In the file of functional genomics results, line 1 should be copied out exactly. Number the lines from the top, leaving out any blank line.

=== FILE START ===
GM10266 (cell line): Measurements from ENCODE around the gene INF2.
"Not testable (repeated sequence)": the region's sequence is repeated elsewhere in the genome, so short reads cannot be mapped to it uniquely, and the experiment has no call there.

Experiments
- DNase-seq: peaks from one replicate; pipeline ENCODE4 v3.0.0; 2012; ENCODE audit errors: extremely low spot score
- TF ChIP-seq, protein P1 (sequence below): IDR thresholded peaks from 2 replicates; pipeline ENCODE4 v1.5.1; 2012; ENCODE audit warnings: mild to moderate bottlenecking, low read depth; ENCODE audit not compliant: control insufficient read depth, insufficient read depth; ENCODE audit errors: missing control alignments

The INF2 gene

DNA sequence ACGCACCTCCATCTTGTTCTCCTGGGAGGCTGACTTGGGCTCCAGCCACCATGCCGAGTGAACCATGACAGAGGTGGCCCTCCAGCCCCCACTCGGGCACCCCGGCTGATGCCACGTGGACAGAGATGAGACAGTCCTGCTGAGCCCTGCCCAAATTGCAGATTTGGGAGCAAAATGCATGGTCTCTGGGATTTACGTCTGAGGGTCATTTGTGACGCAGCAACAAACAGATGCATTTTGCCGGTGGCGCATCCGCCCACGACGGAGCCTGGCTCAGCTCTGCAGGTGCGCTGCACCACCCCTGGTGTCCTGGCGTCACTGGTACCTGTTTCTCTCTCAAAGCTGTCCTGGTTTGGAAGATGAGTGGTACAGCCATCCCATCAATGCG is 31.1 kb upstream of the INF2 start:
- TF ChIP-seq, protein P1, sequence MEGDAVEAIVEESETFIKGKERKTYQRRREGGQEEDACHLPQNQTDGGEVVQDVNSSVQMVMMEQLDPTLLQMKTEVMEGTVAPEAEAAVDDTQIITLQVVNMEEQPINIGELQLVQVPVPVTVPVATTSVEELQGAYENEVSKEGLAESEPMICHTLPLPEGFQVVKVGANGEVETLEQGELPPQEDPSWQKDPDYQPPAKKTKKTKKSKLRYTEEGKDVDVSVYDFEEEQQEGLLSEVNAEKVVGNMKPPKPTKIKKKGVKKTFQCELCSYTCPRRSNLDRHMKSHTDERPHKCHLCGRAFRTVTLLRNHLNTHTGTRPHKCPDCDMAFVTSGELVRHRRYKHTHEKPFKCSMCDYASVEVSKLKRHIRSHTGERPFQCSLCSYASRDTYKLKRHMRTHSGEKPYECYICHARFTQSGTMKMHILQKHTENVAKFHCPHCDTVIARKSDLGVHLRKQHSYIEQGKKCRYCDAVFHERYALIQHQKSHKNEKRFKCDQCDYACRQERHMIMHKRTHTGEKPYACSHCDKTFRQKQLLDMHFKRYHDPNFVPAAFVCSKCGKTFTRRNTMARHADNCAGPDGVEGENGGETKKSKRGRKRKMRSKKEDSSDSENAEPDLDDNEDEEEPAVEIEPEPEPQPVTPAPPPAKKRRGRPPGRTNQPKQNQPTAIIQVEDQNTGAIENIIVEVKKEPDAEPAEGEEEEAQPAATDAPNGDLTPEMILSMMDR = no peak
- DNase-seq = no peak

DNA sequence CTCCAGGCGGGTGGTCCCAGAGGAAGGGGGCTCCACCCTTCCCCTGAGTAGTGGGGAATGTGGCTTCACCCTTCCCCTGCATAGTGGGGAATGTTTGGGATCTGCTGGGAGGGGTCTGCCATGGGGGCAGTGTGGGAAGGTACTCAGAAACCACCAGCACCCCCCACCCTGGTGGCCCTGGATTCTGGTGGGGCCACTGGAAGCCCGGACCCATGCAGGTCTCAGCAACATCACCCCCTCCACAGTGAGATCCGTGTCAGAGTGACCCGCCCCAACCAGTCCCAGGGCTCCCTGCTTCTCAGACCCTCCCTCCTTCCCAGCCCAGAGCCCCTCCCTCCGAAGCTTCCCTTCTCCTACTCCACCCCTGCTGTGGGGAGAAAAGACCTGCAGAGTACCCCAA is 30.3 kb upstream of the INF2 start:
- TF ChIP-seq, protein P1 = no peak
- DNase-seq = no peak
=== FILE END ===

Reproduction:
GM10266 (cell line): Measurements from ENCODE around the gene INF2.